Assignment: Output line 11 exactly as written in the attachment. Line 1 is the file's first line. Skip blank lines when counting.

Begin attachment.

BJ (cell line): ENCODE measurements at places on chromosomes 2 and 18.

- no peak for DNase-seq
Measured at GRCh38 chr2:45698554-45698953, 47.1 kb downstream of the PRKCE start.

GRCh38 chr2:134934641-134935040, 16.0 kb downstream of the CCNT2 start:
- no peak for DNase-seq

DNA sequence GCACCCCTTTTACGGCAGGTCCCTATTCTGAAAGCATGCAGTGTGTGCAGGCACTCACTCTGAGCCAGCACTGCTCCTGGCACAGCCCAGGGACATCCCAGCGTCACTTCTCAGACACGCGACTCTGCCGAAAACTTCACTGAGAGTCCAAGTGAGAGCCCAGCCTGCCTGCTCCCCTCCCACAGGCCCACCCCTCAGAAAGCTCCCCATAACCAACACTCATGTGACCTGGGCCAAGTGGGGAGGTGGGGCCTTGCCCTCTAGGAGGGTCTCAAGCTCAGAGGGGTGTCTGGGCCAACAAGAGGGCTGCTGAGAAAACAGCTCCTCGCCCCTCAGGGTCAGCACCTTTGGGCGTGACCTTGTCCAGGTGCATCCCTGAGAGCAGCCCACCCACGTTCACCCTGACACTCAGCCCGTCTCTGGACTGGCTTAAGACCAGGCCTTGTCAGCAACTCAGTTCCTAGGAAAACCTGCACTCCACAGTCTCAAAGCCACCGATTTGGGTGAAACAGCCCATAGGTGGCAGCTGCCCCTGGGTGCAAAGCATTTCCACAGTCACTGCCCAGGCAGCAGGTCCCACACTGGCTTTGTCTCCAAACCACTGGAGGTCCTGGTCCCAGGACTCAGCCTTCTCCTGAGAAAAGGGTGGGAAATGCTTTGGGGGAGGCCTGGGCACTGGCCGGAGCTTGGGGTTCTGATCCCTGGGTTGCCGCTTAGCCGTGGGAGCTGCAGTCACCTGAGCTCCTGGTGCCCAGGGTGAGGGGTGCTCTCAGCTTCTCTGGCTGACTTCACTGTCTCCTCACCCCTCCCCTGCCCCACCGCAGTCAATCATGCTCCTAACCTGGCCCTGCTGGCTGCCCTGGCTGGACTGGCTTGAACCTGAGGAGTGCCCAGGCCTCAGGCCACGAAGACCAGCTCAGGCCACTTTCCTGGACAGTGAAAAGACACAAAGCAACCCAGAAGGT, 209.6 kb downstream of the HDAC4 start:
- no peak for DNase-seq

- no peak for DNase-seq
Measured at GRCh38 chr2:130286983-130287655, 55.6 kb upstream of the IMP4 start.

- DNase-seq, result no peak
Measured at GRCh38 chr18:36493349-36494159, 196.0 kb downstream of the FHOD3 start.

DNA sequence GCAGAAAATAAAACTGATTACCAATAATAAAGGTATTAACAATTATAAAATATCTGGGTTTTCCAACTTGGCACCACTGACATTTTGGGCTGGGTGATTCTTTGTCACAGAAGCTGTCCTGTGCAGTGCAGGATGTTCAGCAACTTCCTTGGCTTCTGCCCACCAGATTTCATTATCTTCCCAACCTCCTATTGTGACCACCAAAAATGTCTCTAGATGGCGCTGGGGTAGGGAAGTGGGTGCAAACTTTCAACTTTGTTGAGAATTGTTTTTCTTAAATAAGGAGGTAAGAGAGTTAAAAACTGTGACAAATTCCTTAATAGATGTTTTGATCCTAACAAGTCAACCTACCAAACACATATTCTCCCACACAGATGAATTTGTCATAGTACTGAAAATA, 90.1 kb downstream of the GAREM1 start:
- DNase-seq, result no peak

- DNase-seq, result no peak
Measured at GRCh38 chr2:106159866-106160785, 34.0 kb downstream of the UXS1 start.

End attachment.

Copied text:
Measured at GRCh38 chr18:36493349-36494159, 196.0 kb downstream of the FHOD3 start.